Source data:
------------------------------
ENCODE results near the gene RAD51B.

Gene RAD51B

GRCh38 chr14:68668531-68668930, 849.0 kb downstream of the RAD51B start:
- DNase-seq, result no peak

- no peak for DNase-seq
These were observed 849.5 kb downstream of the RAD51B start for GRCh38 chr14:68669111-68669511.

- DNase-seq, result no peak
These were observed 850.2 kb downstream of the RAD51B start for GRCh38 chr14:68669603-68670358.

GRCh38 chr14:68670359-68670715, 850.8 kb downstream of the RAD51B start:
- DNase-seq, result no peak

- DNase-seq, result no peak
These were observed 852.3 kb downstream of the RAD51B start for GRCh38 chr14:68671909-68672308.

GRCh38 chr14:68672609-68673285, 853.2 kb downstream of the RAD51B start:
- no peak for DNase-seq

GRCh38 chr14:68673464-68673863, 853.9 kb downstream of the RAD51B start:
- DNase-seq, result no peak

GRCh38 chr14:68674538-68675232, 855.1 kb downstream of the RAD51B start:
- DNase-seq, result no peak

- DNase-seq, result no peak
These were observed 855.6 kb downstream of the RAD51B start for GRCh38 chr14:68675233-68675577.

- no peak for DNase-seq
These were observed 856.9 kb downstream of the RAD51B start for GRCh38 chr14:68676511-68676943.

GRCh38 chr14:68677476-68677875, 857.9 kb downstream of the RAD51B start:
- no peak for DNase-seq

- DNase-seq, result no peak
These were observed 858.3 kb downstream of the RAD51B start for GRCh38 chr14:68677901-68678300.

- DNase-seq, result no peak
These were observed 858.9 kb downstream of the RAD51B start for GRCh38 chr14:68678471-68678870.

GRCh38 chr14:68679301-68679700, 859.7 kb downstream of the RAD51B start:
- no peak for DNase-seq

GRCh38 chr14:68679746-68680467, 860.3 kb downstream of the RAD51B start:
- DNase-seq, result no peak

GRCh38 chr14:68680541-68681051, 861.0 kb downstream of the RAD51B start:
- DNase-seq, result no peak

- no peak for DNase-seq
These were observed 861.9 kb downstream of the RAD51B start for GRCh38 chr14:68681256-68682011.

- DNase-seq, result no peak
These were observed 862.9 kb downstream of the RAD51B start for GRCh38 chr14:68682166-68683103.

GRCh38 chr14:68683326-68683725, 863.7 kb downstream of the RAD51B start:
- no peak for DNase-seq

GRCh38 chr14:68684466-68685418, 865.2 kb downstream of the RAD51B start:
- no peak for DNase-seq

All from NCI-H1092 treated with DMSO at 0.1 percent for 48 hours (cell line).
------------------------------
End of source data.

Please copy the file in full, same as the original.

ENCODE results near the gene RAD51B.

Gene RAD51B

GRCh38 chr14:68668531-68668930, 849.0 kb downstream of the RAD51B start:
- DNase-seq, result no peak

- no peak for DNase-seq
These were observed 849.5 kb downstream of the RAD51B start for GRCh38 chr14:68669111-68669511.

- DNase-seq, result no peak
These were observed 850.2 kb downstream of the RAD51B start for GRCh38 chr14:68669603-68670358.

GRCh38 chr14:68670359-68670715, 850.8 kb downstream of the RAD51B start:
- DNase-seq, result no peak

- DNase-seq, result no peak
These were observed 852.3 kb downstream of the RAD51B start for GRCh38 chr14:68671909-68672308.

GRCh38 chr14:68672609-68673285, 853.2 kb downstream of the RAD51B start:
- no peak for DNase-seq

GRCh38 chr14:68673464-68673863, 853.9 kb downstream of the RAD51B start:
- DNase-seq, result no peak

GRCh38 chr14:68674538-68675232, 855.1 kb downstream of the RAD51B start:
- DNase-seq, result no peak

- DNase-seq, result no peak
These were observed 855.6 kb downstream of the RAD51B start for GRCh38 chr14:68675233-68675577.

- no peak for DNase-seq
These were observed 856.9 kb downstream of the RAD51B start for GRCh38 chr14:68676511-68676943.

GRCh38 chr14:68677476-68677875, 857.9 kb downstream of the RAD51B start:
- no peak for DNase-seq

- DNase-seq, result no peak
These were observed 858.3 kb downstream of the RAD51B start for GRCh38 chr14:68677901-68678300.

- DNase-seq, result no peak
These were observed 858.9 kb downstream of the RAD51B start for GRCh38 chr14:68678471-68678870.

GRCh38 chr14:68679301-68679700, 859.7 kb downstream of the RAD51B start:
- no peak for DNase-seq

GRCh38 chr14:68679746-68680467, 860.3 kb downstream of the RAD51B start:
- DNase-seq, result no peak

GRCh38 chr14:68680541-68681051, 861.0 kb downstream of the RAD51B start:
- DNase-seq, result no peak

- no peak for DNase-seq
These were observed 861.9 kb downstream of the RAD51B start for GRCh38 chr14:68681256-68682011.

- DNase-seq, result no peak
These were observed 862.9 kb downstream of the RAD51B start for GRCh38 chr14:68682166-68683103.

GRCh38 chr14:68683326-68683725, 863.7 kb downstream of the RAD51B start:
- no peak for DNase-seq

GRCh38 chr14:68684466-68685418, 865.2 kb downstream of the RAD51B start:
- no peak for DNase-seq

All from NCI-H1092 treated with DMSO at 0.1 percent for 48 hours (cell line).